“Malagueñas” is a traditional flamenco style from Málaga. It comes from the ancient “fandangos malagueños”.
By the first half of the 19th century, it became a flamenco style. Although this singing hasn't its own dance, it has a large melodic range. This is a ad libitum singing, singer extends intentionally some verses. Rhythm is sometimes delayed and some other times overtaken.
It is accompanied by a guitar which gains richness and complexity in “malagueña” melodies because of its rhythmic freedom. Unlike local “fandango”, “toque” of Malaga is getting slower and more sustained. Thus, it obtains an extraordinary richness.
“Malagueña” singing is composed by a "copla" of four or five eight-syllable verses. It is usually composed by six verses, as some of them are repeated. It is a solemn and melodious singing that acquires the category of "cante grande" (great singing) in the voices of Chacon and Enrique el Mellizo. There are several types of “malagueñas” due to personal creations of interpreters, either born in Malaga or other parts of Andalusia. Diego Clavel recorded 47 “malagueñas” forms.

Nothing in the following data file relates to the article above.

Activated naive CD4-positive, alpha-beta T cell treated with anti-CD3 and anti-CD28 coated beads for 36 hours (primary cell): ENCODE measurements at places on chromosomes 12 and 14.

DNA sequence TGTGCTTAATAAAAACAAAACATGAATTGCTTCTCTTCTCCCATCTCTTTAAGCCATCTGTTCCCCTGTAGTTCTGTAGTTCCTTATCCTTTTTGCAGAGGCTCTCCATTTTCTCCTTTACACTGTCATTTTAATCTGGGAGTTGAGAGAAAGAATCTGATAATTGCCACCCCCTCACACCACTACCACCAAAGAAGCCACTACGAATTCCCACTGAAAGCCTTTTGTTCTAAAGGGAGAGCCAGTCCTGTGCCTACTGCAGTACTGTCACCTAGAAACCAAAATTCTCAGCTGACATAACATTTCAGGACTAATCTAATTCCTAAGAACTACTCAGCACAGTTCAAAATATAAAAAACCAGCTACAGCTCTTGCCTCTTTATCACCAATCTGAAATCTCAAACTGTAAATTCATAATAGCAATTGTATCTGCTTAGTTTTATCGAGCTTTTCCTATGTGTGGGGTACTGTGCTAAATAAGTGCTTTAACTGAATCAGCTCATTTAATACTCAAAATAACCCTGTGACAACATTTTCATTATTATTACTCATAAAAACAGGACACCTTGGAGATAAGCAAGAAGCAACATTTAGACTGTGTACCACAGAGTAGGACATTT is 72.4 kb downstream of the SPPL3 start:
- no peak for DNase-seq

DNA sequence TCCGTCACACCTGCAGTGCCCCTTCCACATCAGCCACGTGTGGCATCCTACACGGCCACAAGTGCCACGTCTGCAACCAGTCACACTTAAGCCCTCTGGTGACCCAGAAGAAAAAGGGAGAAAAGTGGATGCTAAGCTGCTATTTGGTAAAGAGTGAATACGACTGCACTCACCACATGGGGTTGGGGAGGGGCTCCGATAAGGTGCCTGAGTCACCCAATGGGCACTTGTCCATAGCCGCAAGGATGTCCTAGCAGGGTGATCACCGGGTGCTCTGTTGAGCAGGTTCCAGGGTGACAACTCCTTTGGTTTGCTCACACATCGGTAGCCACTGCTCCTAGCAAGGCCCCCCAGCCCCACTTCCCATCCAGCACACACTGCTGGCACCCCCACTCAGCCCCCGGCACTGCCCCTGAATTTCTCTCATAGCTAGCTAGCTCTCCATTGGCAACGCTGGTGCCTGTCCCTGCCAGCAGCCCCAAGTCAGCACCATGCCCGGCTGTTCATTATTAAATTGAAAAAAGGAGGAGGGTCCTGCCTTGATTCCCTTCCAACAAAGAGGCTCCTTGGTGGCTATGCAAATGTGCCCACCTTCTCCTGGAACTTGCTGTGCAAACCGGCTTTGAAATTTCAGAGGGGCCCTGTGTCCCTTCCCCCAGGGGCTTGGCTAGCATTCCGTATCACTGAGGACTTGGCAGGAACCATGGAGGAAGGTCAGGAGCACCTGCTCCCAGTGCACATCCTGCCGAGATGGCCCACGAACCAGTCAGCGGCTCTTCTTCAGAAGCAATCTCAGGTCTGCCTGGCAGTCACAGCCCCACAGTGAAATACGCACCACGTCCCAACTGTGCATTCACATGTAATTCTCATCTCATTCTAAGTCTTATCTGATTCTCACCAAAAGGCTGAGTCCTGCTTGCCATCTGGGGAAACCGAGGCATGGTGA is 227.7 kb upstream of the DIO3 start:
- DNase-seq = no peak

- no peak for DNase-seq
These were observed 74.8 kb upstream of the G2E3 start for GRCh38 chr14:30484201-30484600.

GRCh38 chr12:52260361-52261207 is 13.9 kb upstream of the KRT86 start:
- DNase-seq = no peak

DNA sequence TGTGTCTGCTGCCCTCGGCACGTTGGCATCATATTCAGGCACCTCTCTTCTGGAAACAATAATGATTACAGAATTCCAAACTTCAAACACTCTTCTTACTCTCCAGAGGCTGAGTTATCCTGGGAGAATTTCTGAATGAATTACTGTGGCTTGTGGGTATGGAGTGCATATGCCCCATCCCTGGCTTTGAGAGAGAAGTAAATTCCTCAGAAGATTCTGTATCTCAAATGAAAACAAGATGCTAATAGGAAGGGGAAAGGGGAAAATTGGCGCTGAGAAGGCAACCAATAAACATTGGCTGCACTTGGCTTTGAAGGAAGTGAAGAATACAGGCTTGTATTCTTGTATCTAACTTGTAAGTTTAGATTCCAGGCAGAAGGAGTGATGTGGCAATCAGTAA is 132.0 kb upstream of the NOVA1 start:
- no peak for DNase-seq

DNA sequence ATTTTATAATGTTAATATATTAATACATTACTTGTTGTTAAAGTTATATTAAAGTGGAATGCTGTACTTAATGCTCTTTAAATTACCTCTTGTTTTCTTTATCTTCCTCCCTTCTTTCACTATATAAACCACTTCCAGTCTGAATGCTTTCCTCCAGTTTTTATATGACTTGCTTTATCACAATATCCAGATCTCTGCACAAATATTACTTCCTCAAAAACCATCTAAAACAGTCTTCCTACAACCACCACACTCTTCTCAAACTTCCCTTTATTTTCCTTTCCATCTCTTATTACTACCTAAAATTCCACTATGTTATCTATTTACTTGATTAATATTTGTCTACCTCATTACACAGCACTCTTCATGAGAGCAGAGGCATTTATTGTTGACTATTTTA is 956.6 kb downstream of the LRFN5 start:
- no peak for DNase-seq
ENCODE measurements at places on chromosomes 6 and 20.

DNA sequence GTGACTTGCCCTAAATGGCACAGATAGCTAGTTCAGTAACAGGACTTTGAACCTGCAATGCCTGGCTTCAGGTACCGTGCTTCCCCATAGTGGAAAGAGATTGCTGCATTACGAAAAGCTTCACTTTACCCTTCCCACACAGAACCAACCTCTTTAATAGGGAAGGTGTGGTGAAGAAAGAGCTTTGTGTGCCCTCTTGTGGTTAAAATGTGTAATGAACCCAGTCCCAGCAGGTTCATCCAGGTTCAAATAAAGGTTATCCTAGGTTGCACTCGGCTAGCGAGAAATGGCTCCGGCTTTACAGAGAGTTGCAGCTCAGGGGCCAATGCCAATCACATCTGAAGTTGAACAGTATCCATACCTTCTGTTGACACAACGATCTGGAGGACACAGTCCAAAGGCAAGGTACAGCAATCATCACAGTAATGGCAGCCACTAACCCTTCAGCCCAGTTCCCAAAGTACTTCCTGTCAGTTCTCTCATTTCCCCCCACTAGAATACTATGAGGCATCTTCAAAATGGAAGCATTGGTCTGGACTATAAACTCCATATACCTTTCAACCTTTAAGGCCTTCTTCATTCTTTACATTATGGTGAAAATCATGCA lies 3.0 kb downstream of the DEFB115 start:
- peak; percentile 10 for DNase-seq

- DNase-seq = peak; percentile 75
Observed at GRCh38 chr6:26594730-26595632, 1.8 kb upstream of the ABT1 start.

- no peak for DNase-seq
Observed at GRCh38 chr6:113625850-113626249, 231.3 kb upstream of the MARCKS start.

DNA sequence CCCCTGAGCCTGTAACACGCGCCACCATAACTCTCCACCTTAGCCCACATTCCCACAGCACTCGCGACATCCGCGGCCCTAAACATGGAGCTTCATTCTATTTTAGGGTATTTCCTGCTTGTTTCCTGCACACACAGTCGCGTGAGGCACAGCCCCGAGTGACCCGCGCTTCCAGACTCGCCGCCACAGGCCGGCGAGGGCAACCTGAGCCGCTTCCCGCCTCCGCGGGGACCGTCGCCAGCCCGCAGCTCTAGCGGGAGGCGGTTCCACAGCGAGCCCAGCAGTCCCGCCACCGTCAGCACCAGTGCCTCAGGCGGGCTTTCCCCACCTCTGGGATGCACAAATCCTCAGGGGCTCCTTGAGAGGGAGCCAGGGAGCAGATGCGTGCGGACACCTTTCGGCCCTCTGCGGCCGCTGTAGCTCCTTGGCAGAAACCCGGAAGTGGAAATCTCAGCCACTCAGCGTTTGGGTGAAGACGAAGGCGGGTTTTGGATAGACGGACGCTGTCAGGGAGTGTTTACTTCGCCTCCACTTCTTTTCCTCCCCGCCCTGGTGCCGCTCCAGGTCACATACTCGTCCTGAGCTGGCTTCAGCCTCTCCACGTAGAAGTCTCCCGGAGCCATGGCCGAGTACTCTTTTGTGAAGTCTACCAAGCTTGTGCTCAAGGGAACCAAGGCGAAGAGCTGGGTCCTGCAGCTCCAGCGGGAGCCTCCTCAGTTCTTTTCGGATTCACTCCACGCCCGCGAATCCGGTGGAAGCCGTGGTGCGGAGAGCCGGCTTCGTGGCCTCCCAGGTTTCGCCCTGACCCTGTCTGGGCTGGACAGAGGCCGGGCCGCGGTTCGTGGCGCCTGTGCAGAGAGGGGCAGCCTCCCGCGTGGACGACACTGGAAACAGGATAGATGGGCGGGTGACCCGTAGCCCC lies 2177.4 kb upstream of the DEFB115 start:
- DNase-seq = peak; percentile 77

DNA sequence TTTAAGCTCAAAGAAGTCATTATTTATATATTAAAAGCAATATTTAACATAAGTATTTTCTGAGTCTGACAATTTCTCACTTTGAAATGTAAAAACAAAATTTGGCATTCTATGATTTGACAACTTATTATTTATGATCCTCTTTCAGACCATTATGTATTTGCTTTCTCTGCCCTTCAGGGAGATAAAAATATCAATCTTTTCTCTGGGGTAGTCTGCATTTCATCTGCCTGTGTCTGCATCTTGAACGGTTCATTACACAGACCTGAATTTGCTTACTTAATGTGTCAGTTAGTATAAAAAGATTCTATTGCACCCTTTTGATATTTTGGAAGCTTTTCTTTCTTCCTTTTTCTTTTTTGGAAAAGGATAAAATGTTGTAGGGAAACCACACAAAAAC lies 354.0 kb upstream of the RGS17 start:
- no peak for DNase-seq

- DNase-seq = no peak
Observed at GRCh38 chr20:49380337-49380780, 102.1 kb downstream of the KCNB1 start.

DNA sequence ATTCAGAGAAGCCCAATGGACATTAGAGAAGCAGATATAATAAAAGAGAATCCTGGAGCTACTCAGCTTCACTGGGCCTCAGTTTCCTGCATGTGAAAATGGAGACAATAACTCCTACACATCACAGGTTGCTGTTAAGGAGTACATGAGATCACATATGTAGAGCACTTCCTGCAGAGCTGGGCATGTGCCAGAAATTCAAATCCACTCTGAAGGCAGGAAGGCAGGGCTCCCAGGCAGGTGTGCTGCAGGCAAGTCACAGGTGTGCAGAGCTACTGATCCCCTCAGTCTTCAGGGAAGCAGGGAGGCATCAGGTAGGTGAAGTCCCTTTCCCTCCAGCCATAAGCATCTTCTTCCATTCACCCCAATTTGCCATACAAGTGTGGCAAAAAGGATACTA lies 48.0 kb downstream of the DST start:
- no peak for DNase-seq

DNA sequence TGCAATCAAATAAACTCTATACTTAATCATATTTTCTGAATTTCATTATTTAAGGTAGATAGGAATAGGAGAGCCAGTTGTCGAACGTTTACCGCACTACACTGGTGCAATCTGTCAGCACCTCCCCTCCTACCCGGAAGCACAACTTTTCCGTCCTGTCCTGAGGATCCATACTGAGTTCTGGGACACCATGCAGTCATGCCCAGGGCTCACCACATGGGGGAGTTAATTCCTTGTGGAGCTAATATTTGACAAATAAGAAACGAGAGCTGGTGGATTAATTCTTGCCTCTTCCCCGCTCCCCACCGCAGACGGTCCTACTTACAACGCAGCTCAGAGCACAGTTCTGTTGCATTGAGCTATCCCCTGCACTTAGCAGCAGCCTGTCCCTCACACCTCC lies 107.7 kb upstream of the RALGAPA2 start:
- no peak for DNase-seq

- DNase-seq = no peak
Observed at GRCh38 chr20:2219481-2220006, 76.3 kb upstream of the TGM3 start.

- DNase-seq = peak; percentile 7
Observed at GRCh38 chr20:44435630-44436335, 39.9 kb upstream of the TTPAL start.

Some authors consider that the first “malagueñas” born with Juan Breva. Others point to Juan Reyes "El Canario" as the creator of this genre. Álora, the town where "El Canario" was born, is considered as the origin of “malagueñas”. “Malagueñas” of “El Niño” Tomares are also well-known as well as the ones of "la Trini" and "Ojana". Enrique "el Mellizo", Chacon and Fosforito "El Viejo" were the creators of "malagueñas nuevas" (new version of "malagueñas"). An evolutionary leap, from which has been called "malagueñas de transición".
In the late 90s, thanks to a competition of “Malagueñas”, called Memorial José María Alonso, this singing was flourished again. New malagueñas were created, respecting rhythm and beat. Francisco Soler is author of different "Malagueñas de fiesta" of that time.